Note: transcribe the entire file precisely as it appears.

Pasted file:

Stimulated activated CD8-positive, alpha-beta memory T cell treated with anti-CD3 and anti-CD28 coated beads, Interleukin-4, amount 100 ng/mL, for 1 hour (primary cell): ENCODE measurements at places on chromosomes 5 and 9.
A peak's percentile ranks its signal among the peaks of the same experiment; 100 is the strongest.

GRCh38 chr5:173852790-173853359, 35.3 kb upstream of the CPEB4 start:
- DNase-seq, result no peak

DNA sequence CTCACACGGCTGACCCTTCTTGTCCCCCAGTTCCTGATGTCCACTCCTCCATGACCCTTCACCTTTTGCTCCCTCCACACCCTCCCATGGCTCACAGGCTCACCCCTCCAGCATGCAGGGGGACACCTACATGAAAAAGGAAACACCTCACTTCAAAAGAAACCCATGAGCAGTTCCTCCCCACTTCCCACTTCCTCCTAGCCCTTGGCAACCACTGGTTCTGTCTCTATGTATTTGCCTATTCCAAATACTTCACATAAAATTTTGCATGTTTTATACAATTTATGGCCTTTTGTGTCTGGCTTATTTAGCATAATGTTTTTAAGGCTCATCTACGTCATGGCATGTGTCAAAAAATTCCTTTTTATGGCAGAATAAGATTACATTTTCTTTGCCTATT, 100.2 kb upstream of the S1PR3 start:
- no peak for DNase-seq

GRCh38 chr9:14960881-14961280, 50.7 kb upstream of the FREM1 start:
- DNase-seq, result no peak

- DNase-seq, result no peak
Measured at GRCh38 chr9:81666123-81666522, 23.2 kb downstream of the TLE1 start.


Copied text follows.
Stimulated activated CD8-positive, alpha-beta memory T cell treated with anti-CD3 and anti-CD28 coated beads, Interleukin-4, amount 100 ng/mL, for 1 hour (primary cell): ENCODE measurements at places on chromosomes 5 and 9.
A peak's percentile ranks its signal among the peaks of the same experiment; 100 is the strongest.

GRCh38 chr5:173852790-173853359, 35.3 kb upstream of the CPEB4 start:
- DNase-seq, result no peak

DNA sequence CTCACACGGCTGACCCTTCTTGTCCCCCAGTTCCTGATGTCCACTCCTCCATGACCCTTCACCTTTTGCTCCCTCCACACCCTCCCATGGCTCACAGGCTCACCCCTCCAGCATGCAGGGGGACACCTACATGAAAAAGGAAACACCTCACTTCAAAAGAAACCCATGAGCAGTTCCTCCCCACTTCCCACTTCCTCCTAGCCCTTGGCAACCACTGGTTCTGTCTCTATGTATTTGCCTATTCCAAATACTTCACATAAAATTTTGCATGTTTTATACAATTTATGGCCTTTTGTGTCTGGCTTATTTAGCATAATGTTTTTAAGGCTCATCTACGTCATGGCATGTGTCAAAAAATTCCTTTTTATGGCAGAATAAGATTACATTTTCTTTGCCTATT, 100.2 kb upstream of the S1PR3 start:
- no peak for DNase-seq

GRCh38 chr9:14960881-14961280, 50.7 kb upstream of the FREM1 start:
- DNase-seq, result no peak

- DNase-seq, result no peak
Measured at GRCh38 chr9:81666123-81666522, 23.2 kb downstream of the TLE1 start.